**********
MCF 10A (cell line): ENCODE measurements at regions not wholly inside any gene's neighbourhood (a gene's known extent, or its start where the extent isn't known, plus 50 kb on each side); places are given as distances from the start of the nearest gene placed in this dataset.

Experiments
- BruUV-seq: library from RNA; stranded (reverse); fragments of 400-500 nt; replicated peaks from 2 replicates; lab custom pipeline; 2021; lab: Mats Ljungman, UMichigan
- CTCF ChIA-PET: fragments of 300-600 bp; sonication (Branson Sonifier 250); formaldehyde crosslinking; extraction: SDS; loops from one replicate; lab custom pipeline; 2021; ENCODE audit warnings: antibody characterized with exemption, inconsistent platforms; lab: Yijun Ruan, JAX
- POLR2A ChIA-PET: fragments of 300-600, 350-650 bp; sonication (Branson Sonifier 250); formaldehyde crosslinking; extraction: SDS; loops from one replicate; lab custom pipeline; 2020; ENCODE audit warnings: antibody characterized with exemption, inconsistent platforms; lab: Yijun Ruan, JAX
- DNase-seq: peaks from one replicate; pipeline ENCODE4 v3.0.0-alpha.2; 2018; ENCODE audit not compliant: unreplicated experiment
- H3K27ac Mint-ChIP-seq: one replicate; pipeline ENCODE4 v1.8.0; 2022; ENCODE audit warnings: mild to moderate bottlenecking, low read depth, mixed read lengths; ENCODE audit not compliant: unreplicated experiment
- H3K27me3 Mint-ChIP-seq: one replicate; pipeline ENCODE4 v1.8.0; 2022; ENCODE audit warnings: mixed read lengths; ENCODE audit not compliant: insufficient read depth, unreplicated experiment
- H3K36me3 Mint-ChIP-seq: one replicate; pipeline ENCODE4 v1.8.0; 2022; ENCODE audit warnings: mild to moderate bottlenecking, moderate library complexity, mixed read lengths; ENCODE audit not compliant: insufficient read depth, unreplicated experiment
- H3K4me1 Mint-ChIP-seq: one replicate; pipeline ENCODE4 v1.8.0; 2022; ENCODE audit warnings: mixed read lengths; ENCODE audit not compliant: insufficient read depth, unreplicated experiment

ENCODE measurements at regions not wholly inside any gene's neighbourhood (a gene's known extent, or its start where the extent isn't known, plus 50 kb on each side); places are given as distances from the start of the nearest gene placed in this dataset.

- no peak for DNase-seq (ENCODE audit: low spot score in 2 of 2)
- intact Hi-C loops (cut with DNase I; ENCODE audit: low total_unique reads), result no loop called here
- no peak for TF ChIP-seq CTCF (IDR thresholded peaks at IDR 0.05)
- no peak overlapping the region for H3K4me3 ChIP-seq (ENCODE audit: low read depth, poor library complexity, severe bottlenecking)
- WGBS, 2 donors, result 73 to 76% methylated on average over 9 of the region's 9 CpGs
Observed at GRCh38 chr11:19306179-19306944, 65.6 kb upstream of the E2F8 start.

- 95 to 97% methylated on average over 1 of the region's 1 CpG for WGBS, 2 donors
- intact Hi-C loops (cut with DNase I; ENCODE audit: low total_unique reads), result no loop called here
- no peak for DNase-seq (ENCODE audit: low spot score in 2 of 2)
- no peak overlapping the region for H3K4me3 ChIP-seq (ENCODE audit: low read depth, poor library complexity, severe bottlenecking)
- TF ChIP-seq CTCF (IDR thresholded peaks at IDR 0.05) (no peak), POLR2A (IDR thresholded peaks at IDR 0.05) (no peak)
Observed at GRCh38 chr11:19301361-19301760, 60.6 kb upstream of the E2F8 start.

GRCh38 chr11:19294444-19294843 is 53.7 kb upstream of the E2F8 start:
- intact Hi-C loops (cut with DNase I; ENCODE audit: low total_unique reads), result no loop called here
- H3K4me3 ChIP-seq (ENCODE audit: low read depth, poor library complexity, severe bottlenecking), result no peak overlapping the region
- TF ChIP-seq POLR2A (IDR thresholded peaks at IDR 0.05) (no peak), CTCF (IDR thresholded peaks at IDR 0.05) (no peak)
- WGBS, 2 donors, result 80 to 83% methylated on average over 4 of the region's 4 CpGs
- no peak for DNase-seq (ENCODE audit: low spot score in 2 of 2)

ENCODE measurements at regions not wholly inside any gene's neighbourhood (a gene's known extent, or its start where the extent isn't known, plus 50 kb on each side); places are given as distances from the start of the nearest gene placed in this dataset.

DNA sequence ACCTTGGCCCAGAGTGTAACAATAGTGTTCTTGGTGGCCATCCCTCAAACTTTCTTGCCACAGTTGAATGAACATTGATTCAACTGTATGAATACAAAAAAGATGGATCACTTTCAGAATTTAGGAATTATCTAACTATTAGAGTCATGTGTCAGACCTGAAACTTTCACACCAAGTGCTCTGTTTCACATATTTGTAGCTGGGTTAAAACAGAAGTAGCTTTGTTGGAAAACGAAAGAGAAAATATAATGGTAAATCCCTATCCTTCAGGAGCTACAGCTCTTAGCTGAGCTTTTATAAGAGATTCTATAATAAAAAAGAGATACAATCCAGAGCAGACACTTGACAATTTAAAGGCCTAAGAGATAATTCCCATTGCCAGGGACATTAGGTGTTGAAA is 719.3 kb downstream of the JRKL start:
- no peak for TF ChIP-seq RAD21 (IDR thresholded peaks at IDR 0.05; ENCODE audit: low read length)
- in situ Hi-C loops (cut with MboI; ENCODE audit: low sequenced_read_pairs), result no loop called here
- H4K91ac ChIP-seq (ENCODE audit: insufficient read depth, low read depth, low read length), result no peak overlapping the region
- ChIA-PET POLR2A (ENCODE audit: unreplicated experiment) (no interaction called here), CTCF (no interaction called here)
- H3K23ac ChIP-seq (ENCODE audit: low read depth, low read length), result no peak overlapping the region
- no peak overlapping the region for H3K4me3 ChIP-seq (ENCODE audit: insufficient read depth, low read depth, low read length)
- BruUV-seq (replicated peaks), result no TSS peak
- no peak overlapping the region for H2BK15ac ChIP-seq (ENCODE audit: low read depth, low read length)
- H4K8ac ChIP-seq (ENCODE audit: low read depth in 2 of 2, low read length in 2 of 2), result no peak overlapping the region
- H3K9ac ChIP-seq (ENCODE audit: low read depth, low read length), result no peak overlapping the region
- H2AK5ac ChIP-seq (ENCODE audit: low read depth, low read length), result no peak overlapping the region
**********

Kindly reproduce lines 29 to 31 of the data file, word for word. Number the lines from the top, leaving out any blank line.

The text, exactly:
- no peak for DNase-seq (ENCODE audit: low spot score in 2 of 2)

ENCODE measurements at regions not wholly inside any gene's neighbourhood (a gene's known extent, or its start where the extent isn't known, plus 50 kb on each side); places are given as distances from the start of the nearest gene placed in this dataset.

DNA sequence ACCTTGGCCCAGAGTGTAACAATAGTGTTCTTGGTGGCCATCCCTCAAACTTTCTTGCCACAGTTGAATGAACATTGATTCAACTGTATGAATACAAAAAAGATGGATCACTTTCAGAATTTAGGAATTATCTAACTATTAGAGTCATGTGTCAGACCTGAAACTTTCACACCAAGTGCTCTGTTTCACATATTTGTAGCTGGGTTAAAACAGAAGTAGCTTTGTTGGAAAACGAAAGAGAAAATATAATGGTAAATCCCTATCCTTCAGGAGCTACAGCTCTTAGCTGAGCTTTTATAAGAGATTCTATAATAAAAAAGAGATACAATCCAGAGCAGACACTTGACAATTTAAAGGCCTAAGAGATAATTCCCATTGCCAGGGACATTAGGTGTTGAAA is 719.3 kb downstream of the JRKL start: